The term “antibiotics” is taken from a Greek word which means anti-life. The name was suggested by a microbiologist named Dr.Selman A. Waksman in 1942. The antibiotics are used to slow down or kill the growth of bacteria. The bacteria are one-celled organisms that are found in unlimited quantities around us. Although, they are a natural part of our life, they can cause diseases and actions when they gain access to the exposed parts of our body and rapidly increase to other areas. The bacteria can affect any part of our body – ears, nose, eyes, lungs, skin, stomach, colon, bones, and the genitals area.
Antibiotics are one of the most prescribed medications in modern medicine. Since the 1930s, they have been used for the treatment of bacterial infections in humans as well as plants and animals. The antibiotics are not used for the treatment of viral conditions such as cold, flu or other common ailments but only to treat bacterial infections, acne, sexually transmitted diseases, etc. doctors and medical experts advise against using antibiotics for other uses except its specific purposes. They should also be taken at prescribed times and for the specified duration.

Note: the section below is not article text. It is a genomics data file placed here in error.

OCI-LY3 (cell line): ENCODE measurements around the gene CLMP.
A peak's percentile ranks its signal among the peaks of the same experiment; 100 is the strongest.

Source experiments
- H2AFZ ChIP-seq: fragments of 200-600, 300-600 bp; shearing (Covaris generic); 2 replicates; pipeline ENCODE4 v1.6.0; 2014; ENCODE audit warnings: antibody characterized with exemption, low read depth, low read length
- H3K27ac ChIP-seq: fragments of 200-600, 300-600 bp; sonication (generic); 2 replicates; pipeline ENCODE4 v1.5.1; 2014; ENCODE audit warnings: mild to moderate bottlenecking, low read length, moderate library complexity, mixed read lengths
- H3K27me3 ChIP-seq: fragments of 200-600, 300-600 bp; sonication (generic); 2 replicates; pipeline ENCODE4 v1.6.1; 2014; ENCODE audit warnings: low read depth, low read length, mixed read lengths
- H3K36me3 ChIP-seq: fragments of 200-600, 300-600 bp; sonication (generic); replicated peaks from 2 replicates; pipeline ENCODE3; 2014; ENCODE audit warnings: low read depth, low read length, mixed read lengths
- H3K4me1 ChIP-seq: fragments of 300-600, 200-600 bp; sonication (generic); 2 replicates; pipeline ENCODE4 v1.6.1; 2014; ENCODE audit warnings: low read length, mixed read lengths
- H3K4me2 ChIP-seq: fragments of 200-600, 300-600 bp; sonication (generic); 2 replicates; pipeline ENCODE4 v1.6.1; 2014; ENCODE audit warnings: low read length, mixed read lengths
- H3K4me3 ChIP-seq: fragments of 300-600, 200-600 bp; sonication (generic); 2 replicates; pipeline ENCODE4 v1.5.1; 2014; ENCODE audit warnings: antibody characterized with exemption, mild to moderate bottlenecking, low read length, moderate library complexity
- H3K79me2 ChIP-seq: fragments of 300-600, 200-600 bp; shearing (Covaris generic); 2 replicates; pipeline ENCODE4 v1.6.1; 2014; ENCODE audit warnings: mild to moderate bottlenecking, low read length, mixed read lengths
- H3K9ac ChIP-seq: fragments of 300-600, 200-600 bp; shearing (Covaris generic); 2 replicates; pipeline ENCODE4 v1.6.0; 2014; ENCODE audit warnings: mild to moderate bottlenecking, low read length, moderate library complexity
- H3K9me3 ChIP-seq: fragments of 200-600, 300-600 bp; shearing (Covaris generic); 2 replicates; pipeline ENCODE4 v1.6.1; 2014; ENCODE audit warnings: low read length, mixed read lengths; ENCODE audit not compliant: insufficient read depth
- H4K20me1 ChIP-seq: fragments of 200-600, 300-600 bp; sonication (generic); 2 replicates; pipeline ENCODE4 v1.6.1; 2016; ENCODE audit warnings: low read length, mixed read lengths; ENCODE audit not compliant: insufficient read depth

There are over 100 antibiotics being used in the medical field but having a list of some common ones and their uses can help you better understand the medicines your doctor prescribe.
• Penicillin: usually found by the names Amoxil, Novamox, Penicillin –E, etc are prescribed to treat a variety of infections such as those related to skin, ear, dental, respiratory tract, urinary tract, and gonorrhea. Although, only 10 percent of the people report being allergic to the antibiotic, some common side-effects includes diarrhea, nausea, hypersensitivity, seizure, etc.
• Aminoglycosides: The antibiotic is prescribed to treat gram-negative bacteria such as those Pseudomonas aeruginosin, pneumonia, tuberculosis, typhoid and other illness. The antibiotic cannot be taken orally but rather should be injected intravenously. Some common side effects while taking aminoglycosides are hearing loss, kidney damage, vertigo and risk to the fetus (if taken during pregnancy). Generic names for the antibiotics include Neomycin, Gentamicin, and Amikacin.